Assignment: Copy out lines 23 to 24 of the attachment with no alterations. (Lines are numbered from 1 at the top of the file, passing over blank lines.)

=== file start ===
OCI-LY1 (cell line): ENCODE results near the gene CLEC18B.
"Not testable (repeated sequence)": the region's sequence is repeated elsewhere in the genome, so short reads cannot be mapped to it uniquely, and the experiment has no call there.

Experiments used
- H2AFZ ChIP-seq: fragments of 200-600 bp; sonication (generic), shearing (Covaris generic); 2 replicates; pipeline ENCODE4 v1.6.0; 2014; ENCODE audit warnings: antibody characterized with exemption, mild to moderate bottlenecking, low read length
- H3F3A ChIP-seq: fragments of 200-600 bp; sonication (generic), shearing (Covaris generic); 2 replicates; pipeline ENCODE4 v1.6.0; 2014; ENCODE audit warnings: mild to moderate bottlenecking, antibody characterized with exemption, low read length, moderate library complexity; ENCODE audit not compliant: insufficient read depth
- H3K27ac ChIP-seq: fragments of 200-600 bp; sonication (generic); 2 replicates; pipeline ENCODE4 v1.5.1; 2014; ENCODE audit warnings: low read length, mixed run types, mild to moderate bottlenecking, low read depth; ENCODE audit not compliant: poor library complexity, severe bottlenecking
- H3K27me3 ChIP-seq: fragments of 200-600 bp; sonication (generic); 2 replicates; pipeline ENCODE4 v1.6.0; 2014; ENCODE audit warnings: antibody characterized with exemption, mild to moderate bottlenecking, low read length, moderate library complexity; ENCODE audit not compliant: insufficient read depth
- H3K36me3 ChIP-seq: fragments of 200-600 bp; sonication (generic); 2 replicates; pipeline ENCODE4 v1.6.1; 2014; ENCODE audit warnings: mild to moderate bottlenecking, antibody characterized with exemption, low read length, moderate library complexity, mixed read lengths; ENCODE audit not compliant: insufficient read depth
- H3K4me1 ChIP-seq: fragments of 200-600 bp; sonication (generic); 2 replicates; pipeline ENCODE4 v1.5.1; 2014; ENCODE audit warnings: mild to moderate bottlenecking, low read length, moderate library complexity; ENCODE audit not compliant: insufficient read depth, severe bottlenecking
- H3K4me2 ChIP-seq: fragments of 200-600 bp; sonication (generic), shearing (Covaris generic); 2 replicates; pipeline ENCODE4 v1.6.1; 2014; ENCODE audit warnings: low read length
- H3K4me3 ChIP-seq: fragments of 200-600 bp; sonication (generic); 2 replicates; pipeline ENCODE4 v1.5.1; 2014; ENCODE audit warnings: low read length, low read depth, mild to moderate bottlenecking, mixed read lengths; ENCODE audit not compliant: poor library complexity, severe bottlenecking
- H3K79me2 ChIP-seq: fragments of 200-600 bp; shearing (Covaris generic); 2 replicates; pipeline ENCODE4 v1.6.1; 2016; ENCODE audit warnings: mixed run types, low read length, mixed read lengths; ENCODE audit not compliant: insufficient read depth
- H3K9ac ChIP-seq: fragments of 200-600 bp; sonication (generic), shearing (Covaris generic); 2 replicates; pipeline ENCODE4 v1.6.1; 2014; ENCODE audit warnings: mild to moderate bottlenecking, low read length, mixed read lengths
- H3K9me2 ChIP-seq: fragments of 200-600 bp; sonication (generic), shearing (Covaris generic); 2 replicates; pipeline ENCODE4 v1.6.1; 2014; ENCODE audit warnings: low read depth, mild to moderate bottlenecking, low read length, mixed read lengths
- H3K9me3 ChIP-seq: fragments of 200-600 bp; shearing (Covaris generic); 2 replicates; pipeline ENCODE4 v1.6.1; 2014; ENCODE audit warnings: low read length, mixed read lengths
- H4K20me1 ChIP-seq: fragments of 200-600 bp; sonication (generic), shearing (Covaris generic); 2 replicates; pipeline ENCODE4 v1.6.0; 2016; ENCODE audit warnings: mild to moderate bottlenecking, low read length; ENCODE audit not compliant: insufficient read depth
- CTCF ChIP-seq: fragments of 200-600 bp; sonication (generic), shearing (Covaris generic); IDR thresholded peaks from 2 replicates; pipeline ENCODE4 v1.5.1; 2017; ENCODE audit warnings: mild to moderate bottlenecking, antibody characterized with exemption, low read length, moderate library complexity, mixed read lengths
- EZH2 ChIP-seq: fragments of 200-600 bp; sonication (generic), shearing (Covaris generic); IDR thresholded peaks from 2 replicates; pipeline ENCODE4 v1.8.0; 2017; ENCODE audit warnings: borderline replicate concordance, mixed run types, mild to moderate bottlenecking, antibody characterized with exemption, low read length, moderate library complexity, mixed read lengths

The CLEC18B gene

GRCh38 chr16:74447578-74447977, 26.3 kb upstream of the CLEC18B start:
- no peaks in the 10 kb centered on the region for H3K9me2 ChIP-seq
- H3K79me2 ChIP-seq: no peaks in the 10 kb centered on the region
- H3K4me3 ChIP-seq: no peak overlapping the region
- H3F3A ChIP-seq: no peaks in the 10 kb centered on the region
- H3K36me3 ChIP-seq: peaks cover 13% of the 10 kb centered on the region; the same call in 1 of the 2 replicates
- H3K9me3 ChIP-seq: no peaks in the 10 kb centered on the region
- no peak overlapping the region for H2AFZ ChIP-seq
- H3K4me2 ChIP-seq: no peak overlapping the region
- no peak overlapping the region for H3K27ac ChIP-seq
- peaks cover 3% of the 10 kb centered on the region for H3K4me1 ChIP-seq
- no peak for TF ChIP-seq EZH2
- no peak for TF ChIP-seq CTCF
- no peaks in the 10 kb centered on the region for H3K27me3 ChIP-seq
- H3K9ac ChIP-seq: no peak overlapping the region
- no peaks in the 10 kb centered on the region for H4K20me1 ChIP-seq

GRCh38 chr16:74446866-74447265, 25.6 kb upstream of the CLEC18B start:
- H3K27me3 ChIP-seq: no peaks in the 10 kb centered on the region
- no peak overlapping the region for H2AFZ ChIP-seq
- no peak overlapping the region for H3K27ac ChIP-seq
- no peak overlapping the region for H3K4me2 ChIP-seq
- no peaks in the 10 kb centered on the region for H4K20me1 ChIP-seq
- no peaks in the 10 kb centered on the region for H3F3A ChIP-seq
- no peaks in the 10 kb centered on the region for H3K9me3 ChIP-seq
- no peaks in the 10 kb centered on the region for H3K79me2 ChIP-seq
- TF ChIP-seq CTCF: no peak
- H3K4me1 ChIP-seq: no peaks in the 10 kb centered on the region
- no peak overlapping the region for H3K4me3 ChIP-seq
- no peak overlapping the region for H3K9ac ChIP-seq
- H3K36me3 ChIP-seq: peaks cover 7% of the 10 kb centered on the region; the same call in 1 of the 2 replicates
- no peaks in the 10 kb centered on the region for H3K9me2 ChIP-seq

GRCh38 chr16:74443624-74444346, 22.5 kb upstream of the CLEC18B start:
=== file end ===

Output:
- H3K4me3 ChIP-seq: no peak overlapping the region
- H3F3A ChIP-seq: no peaks in the 10 kb centered on the region